If you or someone you know is in an emergency, call The National Suicide Prevention Lifeline at 800-273-TALK (8255) or call 911 immediately. Suicide is preventable and everyone has a role to play to save lives and create healthy and strong individuals, families, and communities.
Suicide is death caused by injuring oneself with the intent to die. A suicide attempt is when someone harms themselves with any intent to end their life, but they do not die as a result of their actions.
Suicidal ideations, often called suicidal thoughts or ideas, is a broad term used to describe a range of contemplations, wishes, and preoccupations with death and suicide.
Suicidal thoughts have many causes. Most often, suicidal thoughts are the result of feeling like you can't cope when you're faced with what seems to be an overwhelming life situation. If you don't have hope for the future, you may mistakenly think suicide is a solution. You may experience a sort of tunnel vision, where in the middle of a crisis you believe suicide is the only way out.
There also may be a genetic link to suicide. People who complete suicide or who have suicidal thoughts or behavior are more likely to have a family history of suicide.
Although attempted suicide is more frequent for women, men are more likely than women to complete suicide because they typically use more-lethal methods, such as a firearm.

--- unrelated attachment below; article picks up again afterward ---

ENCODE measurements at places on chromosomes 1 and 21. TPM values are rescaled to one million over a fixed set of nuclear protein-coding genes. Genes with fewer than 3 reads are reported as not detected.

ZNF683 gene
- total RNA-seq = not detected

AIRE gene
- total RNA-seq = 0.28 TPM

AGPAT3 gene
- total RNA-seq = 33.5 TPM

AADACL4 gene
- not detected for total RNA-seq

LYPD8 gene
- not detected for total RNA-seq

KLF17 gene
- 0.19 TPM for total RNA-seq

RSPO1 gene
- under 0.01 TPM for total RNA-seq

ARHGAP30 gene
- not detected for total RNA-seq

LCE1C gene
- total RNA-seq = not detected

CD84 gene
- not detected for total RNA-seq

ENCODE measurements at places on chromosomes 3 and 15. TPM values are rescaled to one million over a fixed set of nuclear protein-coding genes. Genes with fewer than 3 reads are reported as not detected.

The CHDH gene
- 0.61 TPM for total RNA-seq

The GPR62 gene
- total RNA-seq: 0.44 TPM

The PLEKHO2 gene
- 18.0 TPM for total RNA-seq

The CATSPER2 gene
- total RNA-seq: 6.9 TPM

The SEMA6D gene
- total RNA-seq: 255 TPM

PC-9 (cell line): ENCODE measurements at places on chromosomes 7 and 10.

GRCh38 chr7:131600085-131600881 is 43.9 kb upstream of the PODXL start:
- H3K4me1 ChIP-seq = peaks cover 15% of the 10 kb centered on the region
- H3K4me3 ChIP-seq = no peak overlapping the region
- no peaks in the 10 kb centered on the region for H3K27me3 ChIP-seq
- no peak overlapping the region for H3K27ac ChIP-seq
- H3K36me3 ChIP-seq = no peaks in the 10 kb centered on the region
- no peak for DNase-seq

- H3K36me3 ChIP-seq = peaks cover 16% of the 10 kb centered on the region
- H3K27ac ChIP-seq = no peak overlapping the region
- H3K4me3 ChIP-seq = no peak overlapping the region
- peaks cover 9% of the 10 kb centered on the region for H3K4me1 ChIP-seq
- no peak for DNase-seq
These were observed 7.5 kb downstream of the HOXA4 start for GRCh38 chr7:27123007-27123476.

Warning signs aren't always obvious, and they may vary from person to person. Some people make their intentions clear, while others keep suicidal thoughts and feelings secret.
Treatment of suicidal thoughts and behavior depends on your specific situation, including your level of suicide risk and what underlying problems may be causing your suicidal thoughts or behavior.
Someone with a plan, access to lethal means, recent social stressors and symptoms suggestive of a psychiatric disorder should be hospitalized immediately. Their family should be informed of the decision to proceed with hospitalization, and they should not be left alone while he or she is transferred to a more secure environment.
Someone may also refuse to be hospitalized. The grounds for involuntary commitment are: (1) imminent danger to self or others and (2) an inability to care for one's self. Procedures are in place to allow for an involuntary hospitalization of 48 hours if necessary.
It is important to note that suicide is not a normal response to stress. Suicidal thoughts or actions are a sign of extreme distress and should not be ignored.
Click the link below, Call 1-800-273-TALK (8255), or text the Crisis Text Line (text HELLO to 741741). Both services are free and available 24 hours a day, seven days a week. All calls are confidential. Contact social media outlets directly if you are concerned about a friend’s social media updates or dial 911 in an emergency.Visit Website
Click the link above, Call 1-800-273-8255, and Press 1, or Text 838255 Connect with the Veterans Crisis Line to reach caring, qualified responders with the Department of Veterans Affairs. This free support is confidential, available every day, 24/7, and serves All Veterans, All Service members, National Guard and Reserve, their family members and friends.Visit Website
For any victims and survivors who need support, click the link above, call 1-800-799-7233 or 1-800-799-7233 for TTY, or if you’re unable to speak safely, text LOVEIS to 22522.Visit Website
Visit our Get Help page to learn about options for receiving immediate help.
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